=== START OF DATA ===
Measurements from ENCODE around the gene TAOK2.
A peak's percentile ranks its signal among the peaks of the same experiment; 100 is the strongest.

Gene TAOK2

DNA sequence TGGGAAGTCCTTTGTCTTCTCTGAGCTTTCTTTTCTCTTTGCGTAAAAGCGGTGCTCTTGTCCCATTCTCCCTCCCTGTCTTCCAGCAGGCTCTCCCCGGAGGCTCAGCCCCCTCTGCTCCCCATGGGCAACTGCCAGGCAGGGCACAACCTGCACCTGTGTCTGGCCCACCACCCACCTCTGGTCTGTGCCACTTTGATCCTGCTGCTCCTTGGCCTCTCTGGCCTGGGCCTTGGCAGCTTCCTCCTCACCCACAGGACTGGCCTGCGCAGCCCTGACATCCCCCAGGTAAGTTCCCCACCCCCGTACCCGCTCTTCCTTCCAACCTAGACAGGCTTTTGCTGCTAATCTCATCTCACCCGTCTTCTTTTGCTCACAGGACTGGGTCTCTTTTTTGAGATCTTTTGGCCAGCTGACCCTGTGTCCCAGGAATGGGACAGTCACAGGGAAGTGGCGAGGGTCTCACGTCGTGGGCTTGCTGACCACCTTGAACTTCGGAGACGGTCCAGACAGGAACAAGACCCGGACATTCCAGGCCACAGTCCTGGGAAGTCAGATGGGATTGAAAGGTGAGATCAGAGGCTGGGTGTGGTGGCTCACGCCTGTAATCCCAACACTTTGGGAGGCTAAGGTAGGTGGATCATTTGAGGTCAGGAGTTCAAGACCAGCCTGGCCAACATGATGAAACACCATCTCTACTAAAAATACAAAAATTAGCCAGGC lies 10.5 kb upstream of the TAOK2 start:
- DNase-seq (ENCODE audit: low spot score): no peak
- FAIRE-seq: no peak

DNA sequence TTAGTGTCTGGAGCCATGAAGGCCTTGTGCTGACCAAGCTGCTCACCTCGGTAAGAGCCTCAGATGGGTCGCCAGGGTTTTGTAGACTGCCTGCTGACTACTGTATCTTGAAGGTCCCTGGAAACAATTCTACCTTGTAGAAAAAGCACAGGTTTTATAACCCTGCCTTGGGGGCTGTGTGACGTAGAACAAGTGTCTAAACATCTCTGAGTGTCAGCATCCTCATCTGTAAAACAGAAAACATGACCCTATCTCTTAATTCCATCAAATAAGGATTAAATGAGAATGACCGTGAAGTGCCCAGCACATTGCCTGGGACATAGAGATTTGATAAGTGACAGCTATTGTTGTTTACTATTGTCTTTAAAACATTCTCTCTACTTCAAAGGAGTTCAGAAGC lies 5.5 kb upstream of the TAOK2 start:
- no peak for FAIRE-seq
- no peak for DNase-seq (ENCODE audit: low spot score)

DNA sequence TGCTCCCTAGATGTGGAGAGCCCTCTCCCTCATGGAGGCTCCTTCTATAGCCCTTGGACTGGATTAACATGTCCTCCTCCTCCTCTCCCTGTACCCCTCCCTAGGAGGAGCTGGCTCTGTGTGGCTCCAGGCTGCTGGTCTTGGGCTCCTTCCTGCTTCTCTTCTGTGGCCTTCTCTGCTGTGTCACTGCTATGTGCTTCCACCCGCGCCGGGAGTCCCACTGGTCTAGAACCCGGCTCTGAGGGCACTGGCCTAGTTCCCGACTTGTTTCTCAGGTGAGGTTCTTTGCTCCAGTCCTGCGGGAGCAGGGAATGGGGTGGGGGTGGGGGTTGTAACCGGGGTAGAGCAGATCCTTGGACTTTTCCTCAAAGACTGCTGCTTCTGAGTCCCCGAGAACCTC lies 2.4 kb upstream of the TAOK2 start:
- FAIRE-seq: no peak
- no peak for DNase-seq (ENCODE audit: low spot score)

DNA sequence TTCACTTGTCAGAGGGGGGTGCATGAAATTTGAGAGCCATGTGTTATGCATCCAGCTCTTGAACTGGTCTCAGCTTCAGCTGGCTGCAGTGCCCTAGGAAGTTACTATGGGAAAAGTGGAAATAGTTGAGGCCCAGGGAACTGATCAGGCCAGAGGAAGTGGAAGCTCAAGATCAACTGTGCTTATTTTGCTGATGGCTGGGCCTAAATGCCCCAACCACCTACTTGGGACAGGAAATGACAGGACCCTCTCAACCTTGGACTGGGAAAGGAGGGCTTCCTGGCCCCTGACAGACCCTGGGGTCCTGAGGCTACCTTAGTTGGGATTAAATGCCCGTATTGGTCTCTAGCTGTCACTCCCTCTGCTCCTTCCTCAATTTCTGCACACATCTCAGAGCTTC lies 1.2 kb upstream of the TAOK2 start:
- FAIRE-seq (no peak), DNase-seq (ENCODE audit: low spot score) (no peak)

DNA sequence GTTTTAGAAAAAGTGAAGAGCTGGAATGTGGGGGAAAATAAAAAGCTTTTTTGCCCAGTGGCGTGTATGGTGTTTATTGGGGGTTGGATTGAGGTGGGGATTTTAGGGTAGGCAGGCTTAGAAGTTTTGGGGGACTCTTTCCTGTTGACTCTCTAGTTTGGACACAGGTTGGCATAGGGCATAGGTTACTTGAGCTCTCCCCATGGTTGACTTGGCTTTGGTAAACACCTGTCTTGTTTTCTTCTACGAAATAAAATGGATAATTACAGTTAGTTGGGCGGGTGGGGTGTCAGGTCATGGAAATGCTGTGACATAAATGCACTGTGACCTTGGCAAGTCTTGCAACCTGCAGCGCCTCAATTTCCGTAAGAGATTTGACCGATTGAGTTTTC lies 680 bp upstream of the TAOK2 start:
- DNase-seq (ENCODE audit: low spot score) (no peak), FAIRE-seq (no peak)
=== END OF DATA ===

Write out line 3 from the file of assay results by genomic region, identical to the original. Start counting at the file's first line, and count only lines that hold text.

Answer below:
Gene TAOK2